The Fair Work Ombudsman’s 2019–20 annual report has revealed a record $123.5 million was recovered for underpaid workers across the country during the past financial year, including $90 million in underpayments that were self-reported by employers.
More than $56.8 million was back-paid following extensive investigations and enforceable undertakings negotiated with the FWO.
Fair Work Ombudsman Sandra Parker said most of the underpayments came from big businesses that failed to properly record hours worked, had old payroll systems, or didn’t apply enterprise agreements properly to the relevant awards.
“The prevalence and the scale of big corporations underpaying their workers is extremely disappointing and concerning. We have established a dedicated taskforce within the Fair Work Ombudsman to investigate these matters,” Ms Parker said.
“I strongly encourage the CEOs and boards of Australia’s largest corporations to ensure they are complying with workplace laws and to advise us immediately if they identify significant underpayments.”
However, small businesses, too, contributed their fair share to the total sum, with Employsure revealing that half of all claims came from SMEs in the restaurant, café and fast-food sector.
“Underpayment has always been a big issue, but now in the age of COVID-19, there is more pressure than ever being placed on businesses to correctly pay their staff,” said Employsure managing director Ed Mallett.
“We’re seeing these big companies with immense HR resources fail to get wages correct. What hope is there for small businesses who don’t have those extra resources at their disposal?”
The Australian government has talked about criminalising wage theft. In fact, in Queensland, employers found to be deliberately underpaying their staff could be jailed for up to 10 years, or fined almost $1 million, under new laws passed through State Parliament.
However, Mr Mallett expressed that small-business owners should not be characterised as thieves, and applauded recent talks between unions and employer groups which yielded a deal not to penalise employers who inadvertently underpay their workers.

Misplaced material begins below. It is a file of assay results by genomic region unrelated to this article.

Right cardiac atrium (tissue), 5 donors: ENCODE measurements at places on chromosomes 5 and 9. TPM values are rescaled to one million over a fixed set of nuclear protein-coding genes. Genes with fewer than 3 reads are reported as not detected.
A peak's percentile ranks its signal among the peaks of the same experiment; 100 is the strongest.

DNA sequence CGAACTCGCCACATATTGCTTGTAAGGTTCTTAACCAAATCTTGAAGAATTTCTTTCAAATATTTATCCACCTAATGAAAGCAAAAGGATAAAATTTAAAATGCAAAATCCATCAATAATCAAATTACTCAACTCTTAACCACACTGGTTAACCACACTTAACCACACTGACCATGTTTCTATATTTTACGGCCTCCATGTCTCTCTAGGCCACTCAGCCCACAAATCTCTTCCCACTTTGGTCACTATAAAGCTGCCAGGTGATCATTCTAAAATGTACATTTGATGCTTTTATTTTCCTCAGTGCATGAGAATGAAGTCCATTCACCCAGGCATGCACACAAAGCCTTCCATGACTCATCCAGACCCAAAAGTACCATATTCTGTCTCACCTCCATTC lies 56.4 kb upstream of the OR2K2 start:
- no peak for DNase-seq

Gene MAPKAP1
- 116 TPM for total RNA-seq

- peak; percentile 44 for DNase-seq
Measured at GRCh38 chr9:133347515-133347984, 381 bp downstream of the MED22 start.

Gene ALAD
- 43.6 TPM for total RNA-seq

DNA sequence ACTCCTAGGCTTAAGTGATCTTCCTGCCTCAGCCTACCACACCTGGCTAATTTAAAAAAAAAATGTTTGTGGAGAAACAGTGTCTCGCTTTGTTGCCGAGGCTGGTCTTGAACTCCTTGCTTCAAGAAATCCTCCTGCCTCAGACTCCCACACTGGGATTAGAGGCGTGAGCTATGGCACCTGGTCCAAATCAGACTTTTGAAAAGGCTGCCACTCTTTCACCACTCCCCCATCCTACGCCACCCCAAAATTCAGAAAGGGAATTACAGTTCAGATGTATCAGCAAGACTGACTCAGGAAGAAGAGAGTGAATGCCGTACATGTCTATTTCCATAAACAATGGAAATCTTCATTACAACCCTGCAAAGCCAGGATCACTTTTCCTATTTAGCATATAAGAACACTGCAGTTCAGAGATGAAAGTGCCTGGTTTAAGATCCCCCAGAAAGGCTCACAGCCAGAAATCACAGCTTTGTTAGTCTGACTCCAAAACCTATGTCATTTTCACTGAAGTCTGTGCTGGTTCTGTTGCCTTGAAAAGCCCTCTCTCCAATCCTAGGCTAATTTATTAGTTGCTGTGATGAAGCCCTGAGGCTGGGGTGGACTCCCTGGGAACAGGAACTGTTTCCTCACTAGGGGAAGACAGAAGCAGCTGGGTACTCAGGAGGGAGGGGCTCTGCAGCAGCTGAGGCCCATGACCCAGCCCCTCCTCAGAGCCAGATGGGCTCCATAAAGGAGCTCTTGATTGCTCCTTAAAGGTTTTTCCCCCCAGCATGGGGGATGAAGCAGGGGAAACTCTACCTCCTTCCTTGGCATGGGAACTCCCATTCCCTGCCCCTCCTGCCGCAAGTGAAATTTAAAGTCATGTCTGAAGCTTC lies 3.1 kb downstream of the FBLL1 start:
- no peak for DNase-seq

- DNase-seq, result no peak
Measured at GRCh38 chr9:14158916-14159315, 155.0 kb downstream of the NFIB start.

Industrial Relations Minister Christian Porter is in the process of working on a bill of changes to the country’s IR system, which is expected to be revealed before the end of the year.
“We welcome any changes to the country’s complex IR system that make it easier and safer for SMEs to operate. These are hardworking people who have already lost so much this year from the COVID-19 pandemic. Unless there is change, business owners will always be at risk,” continued Mr Mallett.
“There are all manner of systems trying to catch underpayment, but very few that try to prevent it in the first place. Sometimes underpayment is deliberate, other times it is accidental — but whatever the cause, the outcome is the same: intense scrutiny and hefty fines from the Fair Work Ombudsman.”
While 2019–20 was a busy year for the FWO, Mr Parker revealed that during the course of this year, the ombudsman’s office has answered over 50,000 calls from employers and employees seeking COVID-related advice.
“Our efforts guiding businesses through the pandemic’s significant disruption to workplaces have been considerable and I am extremely proud of how the agency has responded. I encourage any affected employers and employees to contact us for free advice and assistance,” Ms Parker said.
But despite the FWO’s new COVID-related tasks, Ms Parker assured her office will continue to crack down on wrongdoers.
“We will continue our intelligence-led, priority-driven work targeting high-risk sectors and practices, protecting vulnerable workers and educating both employers and employees across Australian workplaces as they recover from the pandemic in the year ahead,” Ms Parker said.